Skip to main content

Data Management 101

Over the last 10 to 15 years data and analytics tooling has progressed significantly, both in capability and availability, continuing a progressive trend of data democratisation. However, during that time one thing has remained constant. There has been a need for good data management foundations and practices. I have seen cases where the full benefits of transformation have not been realised, and people have been lured into the prospects of new tools solving all the issues. As we support clients with their SAP enabled transformations, helping to unlock value with self-serve intelligent analytics it is ever more important to get data management right.

I see that a few key foundations should be considered before and in parallel to any technology enabled transformation to ensure we get the best outcomes and deliver on improved analytics, these can be summarised by 8 key components:

1. Data Strategy: Aligned to business strategy, it sets the vision for data within the organisation. It should outline the key data value cases, analytics approach and be underpinned by the ways in which it will be achieved. Generally covering the intended outcomes, technologies, architecture, processes, capabilities and operating model all supported by a clear roadmap for the short term deliverables.

2. Data Policy: The policy will describe the overall intentions and direction of the organisation with respect to data covering its use and management. This is vital as it sets the tone for the rest of the organisation and should be endorsed at the highest level sitting alongside other foundational polices.

3. Data Principles: In some cases principles can be embedded with the Data Policy, they outline a set of overarching principles for data that support in creating the right conditions to deliver on the Data Strategy. They should be simple and uncomplicated such that they are easily understood across the organisation and make it clear how data will be treated as a strategic asset, managed through its entire lifecycle and have clear accountability over its ownership and use.

4. Data Standards: The standards should outline what the minimum requirements are to deliver on the principles set out. They will provide specifics in terms of how data will be managed through its lifecycle from creation to deletion. They call out specifics around the data architecture, master / reference data, data quality criteria, data definitions and catalogues. Again, they should be simple and easy to understand across the organisation. Within the standards is where you start to get into the detail around what data you have, or should have, and the expected levels of quality required.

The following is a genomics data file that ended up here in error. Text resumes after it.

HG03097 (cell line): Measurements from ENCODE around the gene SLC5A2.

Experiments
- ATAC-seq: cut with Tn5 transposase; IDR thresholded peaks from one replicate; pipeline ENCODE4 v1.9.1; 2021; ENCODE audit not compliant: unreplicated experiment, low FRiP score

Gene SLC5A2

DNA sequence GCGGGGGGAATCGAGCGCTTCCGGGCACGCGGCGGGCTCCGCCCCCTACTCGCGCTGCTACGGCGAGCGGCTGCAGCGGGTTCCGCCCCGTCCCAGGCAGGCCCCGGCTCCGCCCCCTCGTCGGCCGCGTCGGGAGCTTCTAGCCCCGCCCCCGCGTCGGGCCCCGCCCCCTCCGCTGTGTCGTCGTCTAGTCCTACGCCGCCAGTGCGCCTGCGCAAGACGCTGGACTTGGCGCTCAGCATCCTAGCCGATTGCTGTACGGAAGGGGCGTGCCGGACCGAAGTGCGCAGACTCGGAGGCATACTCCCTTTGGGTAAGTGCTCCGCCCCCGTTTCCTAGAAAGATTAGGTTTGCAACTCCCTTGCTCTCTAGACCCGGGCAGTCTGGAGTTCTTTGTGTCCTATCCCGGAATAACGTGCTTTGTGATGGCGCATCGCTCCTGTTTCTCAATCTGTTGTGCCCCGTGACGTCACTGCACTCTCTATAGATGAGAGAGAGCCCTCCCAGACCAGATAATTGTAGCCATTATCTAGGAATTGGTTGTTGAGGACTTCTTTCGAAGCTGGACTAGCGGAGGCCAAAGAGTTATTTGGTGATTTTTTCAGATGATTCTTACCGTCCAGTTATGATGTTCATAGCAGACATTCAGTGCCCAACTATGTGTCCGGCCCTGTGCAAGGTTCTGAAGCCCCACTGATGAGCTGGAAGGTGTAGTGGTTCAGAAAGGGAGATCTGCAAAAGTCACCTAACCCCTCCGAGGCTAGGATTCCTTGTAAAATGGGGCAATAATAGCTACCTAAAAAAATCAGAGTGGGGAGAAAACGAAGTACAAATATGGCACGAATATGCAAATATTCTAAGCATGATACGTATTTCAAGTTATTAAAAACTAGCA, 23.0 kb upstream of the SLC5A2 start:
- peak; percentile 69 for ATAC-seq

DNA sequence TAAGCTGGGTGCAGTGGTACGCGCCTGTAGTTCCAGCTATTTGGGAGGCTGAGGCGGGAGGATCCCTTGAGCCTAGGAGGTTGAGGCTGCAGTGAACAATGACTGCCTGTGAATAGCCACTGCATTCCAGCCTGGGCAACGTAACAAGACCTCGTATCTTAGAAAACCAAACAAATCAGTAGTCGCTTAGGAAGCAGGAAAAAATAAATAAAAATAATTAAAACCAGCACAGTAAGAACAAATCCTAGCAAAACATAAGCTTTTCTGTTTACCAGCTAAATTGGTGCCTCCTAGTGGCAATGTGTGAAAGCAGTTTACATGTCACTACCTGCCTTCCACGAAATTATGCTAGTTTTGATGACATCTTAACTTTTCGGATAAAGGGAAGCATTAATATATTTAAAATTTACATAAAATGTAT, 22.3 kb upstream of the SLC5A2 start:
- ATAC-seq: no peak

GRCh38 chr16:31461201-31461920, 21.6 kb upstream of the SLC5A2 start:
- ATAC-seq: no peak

5. Data Controls: These help to remove ambiguity from the standards providing simple ways to measure and check the minimum requirements have or are being met. The controls will be aligned to both internal and any legal requirements for data and form part of an organisations wider control framework.

6. Data Guidelines: These are not mandatory, however should contain leading practice to offer people within the organisation ways to implement the standards. They may also contain suggested approaches, templates, processes and/or tools that may be used to support implementation.

7. Data Work Instructions: At the lowest level these help to implement in a consistent way (particularly important in large organisations). They outline clear instructions of what is needed to adhere to and/or implement the standard, again linked to any legal requirements that are also mandatory.

8. Data Communications and Community: As with any change journey, making improvements in data is no different and a simple approach and plan to communicate and engage with stakeholders across the business to build the community is required to make data part of the DNA.

Bringing this back to SAP enabled transformation, we need to include some or all of the above components where gaps exist to support and enable the technology being delivered. In the absence of one or many of the above, technology alone will struggle to deliver the full value of the proposed transformation. To avoid falling into this trap undertake a data maturity assessment to see where there are opportunities and where technology can have the biggest impact. This will give a view on the maturity of the above areas, but also offer an opportunity to deep dive on the condition or health of the data itself.

Poor data quality is common and, in many cases, is a result of missing or poorly implemented data management foundations. The findings of a maturity assessment can be used to pull a data remediation roadmap together, highlight and quantity the data risks that exist and ultimately develop solutions that support the other initiatives inflight or planned that rely on data. When you combined this with a technology project you can ensure the right process and business change practices are also defined and built into the work which can ensure a successful transformation.

Sign up for the latest updates